… in four years.

Okay, so, taken literally this is good news. But the huge delay in making any meaningful changes, and a refusal to simply stop using palm oil altogether, points to an organization that would rather make themselves look good rather than making a difference.

I guess the girls that are part of the Girl Scouts will have to keep trying to teach their organization about health and protecting the environment. Wait… shouldn’t it be the other way around?

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Why I Use Dropbox

Paul Thurrott recently (well, “recently”; I’m a bit delayed on this due to moving) posted an article about Dropbox — specifically, why anyone who uses Windows would use it over Live Mesh.

Well, I use Windows, Live Mesh AND Dropbox. If you’re at all interested in cross-device synchronization, then neither Dropbox or Live Mesh should be so quickly dismissed. This is true, even in light of Dropbox’s recent (“recent”) security issues.

First, let me just say that everything Paul says about Windows Live Mesh is entirely true, and the reasons he gives for using it — more storage, flexible folder syncing, peer-to-peer syncing, remote desktop access, application settings syncing — are valid. These are all reasons why I use Windows Live Mesh, too.

Okay, so what about Dropbox?
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An English Pub Burger

In certain parts of the United States (the parts that don’t know what “English” means, apparently), McDonalds is testing a new burger called the English Pub Burger. As could probably be surmised, the sandwich is anything but English.

According to marketing materials, the burger consists of “1/3 lb of 100 percent Angus beef, hickory-smoked bacon, white cheddar and American cheese, grilled onions, tangy steak sauce and smokey Dijon mustard sauce all housed on an artisan roll.”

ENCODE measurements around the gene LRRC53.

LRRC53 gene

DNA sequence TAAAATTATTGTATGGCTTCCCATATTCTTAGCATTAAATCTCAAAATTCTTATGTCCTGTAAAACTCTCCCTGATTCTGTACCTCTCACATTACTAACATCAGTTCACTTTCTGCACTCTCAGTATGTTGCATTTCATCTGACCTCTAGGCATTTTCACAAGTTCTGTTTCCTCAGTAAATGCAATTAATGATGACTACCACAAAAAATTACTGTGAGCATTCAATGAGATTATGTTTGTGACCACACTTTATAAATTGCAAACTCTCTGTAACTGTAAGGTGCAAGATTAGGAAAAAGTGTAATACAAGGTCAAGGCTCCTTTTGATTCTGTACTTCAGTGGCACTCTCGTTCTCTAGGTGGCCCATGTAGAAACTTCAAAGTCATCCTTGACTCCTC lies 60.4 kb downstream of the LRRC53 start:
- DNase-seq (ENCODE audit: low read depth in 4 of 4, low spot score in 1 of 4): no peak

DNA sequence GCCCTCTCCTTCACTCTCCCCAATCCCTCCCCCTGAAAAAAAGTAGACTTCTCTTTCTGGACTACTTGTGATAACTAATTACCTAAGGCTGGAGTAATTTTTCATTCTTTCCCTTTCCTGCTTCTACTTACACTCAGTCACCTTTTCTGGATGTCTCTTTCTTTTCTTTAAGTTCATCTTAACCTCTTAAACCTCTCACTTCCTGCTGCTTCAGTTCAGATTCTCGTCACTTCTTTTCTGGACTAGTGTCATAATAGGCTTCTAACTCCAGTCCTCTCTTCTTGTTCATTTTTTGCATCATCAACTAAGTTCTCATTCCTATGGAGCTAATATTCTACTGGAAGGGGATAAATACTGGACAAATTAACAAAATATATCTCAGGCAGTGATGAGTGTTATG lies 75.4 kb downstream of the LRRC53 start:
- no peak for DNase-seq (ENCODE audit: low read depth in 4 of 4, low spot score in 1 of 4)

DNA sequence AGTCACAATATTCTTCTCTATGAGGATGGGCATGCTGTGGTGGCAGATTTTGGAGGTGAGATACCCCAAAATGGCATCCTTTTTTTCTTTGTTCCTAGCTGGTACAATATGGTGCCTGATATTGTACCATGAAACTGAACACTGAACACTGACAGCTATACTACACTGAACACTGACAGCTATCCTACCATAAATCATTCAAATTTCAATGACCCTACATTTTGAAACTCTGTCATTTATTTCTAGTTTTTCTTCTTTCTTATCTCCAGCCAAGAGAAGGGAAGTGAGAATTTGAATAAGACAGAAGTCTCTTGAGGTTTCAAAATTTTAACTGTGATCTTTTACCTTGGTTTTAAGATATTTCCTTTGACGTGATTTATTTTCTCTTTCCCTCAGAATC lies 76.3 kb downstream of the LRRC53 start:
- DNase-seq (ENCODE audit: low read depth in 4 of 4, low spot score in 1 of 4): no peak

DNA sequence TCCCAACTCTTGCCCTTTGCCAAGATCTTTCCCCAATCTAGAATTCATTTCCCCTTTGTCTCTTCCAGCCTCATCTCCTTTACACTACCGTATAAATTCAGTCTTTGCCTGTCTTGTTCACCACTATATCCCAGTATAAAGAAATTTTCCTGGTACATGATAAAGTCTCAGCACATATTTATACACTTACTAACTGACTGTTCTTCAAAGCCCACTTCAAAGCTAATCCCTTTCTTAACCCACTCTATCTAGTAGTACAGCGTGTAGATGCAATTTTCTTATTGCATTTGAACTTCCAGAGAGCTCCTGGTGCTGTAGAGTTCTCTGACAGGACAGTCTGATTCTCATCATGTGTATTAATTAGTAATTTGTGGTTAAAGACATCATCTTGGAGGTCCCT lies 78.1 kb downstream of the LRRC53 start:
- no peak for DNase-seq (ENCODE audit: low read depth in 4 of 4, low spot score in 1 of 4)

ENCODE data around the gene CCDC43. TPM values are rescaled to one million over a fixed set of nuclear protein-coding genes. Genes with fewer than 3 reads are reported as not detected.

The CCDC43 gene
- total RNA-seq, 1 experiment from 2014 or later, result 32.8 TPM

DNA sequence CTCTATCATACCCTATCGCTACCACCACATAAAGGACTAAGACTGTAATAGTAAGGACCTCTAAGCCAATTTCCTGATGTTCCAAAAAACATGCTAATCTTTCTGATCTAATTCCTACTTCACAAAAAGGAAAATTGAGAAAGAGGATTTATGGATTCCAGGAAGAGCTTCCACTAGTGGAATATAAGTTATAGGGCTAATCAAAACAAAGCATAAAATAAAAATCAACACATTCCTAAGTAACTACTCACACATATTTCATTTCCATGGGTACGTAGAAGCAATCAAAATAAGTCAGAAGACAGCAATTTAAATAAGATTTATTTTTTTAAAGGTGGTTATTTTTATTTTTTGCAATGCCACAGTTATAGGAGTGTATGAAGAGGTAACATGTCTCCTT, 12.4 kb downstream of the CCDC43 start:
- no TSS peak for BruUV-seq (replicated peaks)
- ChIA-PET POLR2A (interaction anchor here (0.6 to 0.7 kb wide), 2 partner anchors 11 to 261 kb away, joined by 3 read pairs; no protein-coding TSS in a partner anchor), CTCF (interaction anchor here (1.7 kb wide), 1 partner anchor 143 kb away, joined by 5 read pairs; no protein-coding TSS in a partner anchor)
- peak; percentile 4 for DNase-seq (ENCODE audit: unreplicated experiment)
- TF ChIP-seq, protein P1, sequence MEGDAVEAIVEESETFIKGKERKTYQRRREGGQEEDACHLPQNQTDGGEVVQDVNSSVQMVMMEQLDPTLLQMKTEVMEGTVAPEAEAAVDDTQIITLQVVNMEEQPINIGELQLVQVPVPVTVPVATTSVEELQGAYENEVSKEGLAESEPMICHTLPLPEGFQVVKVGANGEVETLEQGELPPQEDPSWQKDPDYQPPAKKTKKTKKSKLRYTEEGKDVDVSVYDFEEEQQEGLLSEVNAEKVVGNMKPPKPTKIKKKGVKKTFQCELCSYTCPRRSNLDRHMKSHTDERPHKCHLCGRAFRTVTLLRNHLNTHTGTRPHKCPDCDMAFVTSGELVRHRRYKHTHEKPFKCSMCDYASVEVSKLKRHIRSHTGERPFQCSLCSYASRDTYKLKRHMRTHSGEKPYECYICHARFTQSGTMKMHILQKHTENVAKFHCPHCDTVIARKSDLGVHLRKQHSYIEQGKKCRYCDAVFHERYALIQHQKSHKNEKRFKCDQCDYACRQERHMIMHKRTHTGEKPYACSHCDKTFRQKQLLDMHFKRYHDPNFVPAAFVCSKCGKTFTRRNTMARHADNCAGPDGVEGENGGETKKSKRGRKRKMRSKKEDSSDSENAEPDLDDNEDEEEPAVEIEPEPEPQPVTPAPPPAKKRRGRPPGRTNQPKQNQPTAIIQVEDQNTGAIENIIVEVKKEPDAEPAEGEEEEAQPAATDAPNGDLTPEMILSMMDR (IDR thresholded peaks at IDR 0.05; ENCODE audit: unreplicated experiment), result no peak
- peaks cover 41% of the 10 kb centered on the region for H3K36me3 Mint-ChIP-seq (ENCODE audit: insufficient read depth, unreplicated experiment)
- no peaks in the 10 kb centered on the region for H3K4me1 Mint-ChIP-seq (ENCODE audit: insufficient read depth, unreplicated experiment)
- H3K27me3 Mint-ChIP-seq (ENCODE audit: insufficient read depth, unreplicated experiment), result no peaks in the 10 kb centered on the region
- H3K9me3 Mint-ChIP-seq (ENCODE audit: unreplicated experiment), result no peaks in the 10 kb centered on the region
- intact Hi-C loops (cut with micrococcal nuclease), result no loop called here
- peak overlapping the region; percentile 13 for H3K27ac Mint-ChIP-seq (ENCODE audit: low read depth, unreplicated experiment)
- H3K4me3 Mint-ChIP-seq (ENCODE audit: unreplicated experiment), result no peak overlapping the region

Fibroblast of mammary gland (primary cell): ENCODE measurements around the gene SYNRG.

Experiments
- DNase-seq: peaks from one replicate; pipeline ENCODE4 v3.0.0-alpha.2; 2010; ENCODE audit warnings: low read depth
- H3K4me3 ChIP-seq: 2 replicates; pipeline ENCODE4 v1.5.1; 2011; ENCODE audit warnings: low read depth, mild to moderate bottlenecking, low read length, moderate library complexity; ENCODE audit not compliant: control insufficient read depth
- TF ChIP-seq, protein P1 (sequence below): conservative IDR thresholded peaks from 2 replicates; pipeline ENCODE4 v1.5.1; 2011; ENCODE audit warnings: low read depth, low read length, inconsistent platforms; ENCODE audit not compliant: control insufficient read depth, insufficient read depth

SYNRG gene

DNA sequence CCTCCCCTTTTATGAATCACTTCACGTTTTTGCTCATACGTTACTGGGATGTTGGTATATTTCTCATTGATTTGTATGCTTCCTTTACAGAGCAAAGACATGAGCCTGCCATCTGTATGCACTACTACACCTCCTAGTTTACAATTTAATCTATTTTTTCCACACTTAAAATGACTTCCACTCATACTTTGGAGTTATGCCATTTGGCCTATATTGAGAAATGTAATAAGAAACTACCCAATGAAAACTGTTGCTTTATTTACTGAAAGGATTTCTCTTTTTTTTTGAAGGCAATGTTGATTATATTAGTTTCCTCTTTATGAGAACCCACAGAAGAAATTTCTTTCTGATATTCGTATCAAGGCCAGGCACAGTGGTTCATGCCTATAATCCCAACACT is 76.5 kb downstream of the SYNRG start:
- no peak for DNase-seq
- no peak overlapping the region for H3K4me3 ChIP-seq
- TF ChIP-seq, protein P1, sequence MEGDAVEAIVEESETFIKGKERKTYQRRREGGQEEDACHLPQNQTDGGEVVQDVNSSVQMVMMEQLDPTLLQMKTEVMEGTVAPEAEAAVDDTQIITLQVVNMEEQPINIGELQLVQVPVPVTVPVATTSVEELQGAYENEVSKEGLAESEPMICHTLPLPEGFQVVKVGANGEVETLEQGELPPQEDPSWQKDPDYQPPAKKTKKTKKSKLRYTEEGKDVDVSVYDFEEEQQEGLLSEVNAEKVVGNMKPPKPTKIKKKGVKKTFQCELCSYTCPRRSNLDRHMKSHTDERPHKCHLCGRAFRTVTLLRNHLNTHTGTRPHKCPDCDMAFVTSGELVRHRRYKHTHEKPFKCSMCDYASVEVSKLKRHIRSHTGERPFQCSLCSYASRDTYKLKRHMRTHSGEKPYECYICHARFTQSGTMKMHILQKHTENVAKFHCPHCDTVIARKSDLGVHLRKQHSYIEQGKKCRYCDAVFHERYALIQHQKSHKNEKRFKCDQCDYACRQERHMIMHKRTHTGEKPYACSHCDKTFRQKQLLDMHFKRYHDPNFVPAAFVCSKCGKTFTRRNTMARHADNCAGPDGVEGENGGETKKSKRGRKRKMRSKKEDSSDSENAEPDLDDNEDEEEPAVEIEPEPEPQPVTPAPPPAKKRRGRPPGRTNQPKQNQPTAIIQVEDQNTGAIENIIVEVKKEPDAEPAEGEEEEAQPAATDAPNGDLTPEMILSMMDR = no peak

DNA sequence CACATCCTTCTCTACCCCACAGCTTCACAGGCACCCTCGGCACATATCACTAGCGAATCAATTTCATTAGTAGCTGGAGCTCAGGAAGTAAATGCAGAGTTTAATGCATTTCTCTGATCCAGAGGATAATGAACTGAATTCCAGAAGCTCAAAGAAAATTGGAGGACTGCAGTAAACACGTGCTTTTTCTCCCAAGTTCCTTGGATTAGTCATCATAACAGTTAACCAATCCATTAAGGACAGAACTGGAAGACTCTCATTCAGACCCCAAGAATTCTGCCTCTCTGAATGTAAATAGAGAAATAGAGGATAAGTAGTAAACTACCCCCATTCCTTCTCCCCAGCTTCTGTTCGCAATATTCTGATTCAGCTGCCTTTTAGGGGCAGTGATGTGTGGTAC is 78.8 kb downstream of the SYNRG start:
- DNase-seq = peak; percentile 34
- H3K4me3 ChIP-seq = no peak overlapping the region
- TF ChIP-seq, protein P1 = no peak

Huffington Post Food

At least the beef is from a Scottish breed of cow, and Scotland is part of Great Britain. But American cheese? Dijon (french) mustard?

Okay, I probably shouldn’t pick on McDonalds. They’re not exactly known for upholding high culinary art. I’m sure this sandwich is very tasty, if you ignore the name. But I thought I’d take the opportunity to brainstorm a true English pub burger.

Coming up with a burger, or any dish that sums up a country, is difficult. Every country has different regions, which possess different culinary styles, and different local ingredients at their disposal. So lets narrow down the field a bit, and consider a burger with McDonalds’ original framework.
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Microsoft: Drowning in a Sea of Partners

As I type these words on my Macbook Pro, there is an iPhone 4 in my pocket and an iPad 2 propped up on its Smart Cover in front of me. If you had told me a couple of years ago that I would be using three Apple devices at the same time, I would have laughed at you. (In a nice way; I don’t like hurting anyone’s feelings.) So I couldn’t help but ask myself recently: what happened? Why have I turned to Apple when, traditionally, Microsoft has been the one to satisfy my geeky gadget needs?

The answer doesn’t lie with Microsoft alone. Microsoft is predominantly a software company. They write
the OS, the productivity software, the games, or the utilities that run on your device. They provide a solid platform that anyone can use in any capacity that they desire. This is something that has always appealed to me: if you want something in a small form factor, then you can build it that way — and you can be sure that the OS of your choice will run on it.

But what happens when your beautiful software gets put on ugly, underperforming hardware?

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Metro Display / Twitter Display Updates & Response to Twitter’s Developer Announcement

Today, I’m releasing a minor update to Metro Display and Twitter Display. For Metro Display, it will now properly display twitpic/yfrog images if the links were shortened by t.co. For both displays, they will now properly link mentions/hashtags/URLs if they appear more than once in the tweet. They can both be downloaded from the usual location. You may need to delete your current versions of the displays before installing the new versions.

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The State of Tech 2010

Once again it’s time for me to ramble about some of the interesting technology developments that happened this year.

And what a year! Before starting this post, I went back to re-read my 2009 post.  It seems like almost every question I concluded with was answered in some way in 2010. Last year, I summed up the year as being more evolution than revolution.  While I hesitate to say that this year was revolution, it was certainly more than the evolution of last year. So why don’t we get started?